Your dental team can help you better understand periodontal disease and how you can prevent it. They can quickly and painlessly check and monitor the condition of your gums during your recare appointments. Your examinations may show signs of infection, such as bleeding or pockets (spaces between the teeth and gums) that are deeper than normal. Your dentist may suggest a course of treatment that will help stop any fur ther damage to your gums and bones. Your dental team will then design a homecare regimen for your specific needs!
Previous studies have found the incidence of heart disease is about twice as high in people with periodontal (gum) disease, but until recently no possible cause had been suggested. Now studies indicate that the most common strain of bacteria in dental plaque may cause blood clots. When blood clots escape into the bloodstream, there is a relation to increased risk of heart attacks and stroke.
People with periodontal disease (over one half the adult population) have an infection that causes chronic inﬂammation of the gums. Also, it is a path for these bacteria to enter the blood stream.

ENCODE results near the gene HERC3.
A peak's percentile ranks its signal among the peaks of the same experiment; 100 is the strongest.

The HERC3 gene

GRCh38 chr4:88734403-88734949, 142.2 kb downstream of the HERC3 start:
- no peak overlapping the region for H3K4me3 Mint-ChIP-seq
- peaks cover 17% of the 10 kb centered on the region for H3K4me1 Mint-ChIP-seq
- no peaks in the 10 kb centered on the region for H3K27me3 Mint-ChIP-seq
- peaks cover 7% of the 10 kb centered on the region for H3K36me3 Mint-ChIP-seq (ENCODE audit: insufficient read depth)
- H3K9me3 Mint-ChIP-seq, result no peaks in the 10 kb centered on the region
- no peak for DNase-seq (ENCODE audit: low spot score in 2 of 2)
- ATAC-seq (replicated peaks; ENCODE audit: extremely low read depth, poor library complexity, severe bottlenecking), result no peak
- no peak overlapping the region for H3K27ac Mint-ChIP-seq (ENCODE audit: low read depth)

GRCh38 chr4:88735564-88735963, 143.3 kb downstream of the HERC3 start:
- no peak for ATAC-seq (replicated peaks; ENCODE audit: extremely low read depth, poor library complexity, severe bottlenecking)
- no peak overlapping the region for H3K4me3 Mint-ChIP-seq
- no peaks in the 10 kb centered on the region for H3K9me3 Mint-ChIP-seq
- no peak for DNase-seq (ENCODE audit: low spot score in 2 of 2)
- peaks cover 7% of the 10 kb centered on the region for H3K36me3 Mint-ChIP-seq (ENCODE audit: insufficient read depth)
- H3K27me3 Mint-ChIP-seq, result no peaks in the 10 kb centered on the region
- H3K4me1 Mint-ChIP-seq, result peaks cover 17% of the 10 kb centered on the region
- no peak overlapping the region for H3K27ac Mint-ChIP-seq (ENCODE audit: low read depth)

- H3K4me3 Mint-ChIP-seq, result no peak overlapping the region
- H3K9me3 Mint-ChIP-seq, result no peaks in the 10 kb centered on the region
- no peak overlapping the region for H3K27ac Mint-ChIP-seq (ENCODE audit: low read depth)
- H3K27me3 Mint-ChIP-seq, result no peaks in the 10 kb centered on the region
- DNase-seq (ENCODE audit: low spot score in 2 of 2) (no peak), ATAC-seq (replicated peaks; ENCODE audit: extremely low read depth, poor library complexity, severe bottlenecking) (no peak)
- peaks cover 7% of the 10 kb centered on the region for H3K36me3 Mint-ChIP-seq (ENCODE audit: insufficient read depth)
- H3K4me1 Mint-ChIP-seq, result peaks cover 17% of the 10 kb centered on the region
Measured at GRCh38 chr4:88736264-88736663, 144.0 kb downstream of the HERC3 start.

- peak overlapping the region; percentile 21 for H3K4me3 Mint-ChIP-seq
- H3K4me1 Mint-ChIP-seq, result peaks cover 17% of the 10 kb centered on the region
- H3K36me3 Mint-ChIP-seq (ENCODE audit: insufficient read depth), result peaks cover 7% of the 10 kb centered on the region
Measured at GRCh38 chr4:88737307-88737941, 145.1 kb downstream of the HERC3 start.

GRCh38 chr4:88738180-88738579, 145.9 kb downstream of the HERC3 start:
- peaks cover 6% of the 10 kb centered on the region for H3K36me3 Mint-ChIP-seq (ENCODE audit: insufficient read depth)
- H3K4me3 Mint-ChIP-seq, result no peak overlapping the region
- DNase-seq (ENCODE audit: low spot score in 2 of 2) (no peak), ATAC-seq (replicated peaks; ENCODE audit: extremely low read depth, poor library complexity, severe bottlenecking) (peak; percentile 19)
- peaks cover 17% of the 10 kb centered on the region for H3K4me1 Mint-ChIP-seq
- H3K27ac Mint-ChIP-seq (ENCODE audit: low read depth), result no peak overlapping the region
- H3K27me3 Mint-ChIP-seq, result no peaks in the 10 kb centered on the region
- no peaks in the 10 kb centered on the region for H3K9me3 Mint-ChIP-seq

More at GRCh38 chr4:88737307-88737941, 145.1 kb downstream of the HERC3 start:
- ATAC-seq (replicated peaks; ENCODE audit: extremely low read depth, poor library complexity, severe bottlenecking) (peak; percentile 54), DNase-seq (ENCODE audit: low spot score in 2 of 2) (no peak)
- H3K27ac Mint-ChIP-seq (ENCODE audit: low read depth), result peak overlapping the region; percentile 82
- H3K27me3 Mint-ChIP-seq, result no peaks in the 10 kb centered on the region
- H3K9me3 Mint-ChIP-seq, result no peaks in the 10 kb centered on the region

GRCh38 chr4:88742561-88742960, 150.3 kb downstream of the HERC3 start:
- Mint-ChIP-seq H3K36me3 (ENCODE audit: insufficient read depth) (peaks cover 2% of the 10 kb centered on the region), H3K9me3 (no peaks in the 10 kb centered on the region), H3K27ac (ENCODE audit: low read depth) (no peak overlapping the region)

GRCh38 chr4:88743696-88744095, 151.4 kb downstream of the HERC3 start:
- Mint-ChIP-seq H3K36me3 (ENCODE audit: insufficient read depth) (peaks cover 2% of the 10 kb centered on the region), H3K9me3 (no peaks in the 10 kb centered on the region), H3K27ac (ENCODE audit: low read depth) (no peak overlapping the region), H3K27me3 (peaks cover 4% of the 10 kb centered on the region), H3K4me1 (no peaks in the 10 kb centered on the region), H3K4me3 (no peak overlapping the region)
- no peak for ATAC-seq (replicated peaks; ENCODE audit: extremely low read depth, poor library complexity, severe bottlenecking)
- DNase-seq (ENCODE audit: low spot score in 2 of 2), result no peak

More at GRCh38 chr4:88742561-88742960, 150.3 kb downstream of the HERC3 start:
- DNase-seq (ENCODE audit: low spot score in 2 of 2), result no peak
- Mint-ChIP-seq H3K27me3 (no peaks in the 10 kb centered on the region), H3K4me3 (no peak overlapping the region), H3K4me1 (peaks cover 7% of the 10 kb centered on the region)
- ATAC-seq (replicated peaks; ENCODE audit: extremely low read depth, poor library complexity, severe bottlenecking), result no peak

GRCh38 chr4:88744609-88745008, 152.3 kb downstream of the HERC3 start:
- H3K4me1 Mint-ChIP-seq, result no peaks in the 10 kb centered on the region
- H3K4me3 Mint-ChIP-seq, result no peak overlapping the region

A recent study describes the association between heart disease and gum disease to be at least as strong as the linkage of heart disease to cholesterol, body weight or smoking.
Unlike most diseases that give us early warning signs, gum disease progresses silently, often without pain. It may develop slowly or progress quite rapidly. More than half of all people over 18 have at least the early stages of periodontal disease. Even more frightening, after the age of 35, three out of four people are affected to some degree. Periodontal disease is an infection that destroys the gum surrounding your teeth and also destroys the supporting bone that holds your teeth in place.
- Weakened immune system
- Lung disease
- Preterm, low birth babies
- Respiratory Disease
- Gastric Ulcer
Evidence is mounting relating gum disease to a variety of health concerns, some that are life threatening. By keeping regular recare appointments with your dental team, you help increase your chances for a long and happy life.
- Gums that bleed when you brush your teeth.
- Gums that are red, swollen or tender.
- Gums that are pulled away from teeth.
- Pus between teeth and gums when gums are pressed.
- Permanent teeth that are loose or separating.
- Change in the way your teeth ﬁt together when biting.
- Any changes in ﬁt of partial dentures.
- Persistent bad breath.